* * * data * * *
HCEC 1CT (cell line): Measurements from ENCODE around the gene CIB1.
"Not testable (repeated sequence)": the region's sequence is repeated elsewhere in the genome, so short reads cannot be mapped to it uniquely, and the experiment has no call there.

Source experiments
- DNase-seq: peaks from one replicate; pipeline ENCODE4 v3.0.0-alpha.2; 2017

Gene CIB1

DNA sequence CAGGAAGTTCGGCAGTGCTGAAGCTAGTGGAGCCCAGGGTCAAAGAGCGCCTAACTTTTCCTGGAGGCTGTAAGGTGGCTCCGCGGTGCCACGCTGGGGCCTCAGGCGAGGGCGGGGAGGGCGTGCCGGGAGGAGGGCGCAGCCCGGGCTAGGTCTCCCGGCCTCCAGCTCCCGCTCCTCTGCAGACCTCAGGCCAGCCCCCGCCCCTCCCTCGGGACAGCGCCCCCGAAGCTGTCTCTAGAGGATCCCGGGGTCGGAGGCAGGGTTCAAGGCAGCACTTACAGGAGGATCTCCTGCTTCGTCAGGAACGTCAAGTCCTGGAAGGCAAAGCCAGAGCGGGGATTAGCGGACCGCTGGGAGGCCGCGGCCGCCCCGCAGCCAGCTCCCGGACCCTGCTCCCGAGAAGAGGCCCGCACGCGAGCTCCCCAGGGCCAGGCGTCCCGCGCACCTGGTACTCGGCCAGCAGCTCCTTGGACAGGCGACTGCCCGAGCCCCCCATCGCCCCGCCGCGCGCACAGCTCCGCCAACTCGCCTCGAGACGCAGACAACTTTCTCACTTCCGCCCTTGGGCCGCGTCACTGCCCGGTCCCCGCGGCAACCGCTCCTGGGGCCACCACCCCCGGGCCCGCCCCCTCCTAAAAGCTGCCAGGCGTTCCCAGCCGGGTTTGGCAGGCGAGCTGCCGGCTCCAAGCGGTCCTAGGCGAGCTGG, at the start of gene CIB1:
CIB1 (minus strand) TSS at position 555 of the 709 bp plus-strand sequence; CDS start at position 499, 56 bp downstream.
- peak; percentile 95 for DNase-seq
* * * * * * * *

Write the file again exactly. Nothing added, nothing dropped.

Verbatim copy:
HCEC 1CT (cell line): Measurements from ENCODE around the gene CIB1.
"Not testable (repeated sequence)": the region's sequence is repeated elsewhere in the genome, so short reads cannot be mapped to it uniquely, and the experiment has no call there.

Source experiments
- DNase-seq: peaks from one replicate; pipeline ENCODE4 v3.0.0-alpha.2; 2017

Gene CIB1

DNA sequence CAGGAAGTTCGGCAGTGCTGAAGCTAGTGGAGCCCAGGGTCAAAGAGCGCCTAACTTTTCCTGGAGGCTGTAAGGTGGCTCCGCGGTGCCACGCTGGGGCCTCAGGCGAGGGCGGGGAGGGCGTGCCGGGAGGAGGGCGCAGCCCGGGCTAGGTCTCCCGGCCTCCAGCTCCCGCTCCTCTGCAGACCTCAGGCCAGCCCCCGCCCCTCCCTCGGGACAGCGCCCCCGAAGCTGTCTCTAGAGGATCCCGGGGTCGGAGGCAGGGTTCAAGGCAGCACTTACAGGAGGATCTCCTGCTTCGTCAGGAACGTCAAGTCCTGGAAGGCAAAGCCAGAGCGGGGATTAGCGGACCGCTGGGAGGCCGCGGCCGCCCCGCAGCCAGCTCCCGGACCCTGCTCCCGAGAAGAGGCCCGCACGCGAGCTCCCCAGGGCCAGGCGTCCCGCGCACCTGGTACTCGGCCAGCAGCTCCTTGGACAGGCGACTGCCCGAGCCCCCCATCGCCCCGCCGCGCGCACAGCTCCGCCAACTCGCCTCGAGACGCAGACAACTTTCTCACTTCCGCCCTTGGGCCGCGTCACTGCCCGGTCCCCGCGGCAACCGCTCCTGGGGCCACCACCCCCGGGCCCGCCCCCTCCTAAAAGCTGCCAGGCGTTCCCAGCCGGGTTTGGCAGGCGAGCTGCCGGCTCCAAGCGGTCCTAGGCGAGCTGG, at the start of gene CIB1:
CIB1 (minus strand) TSS at position 555 of the 709 bp plus-strand sequence; CDS start at position 499, 56 bp downstream.
- peak; percentile 95 for DNase-seq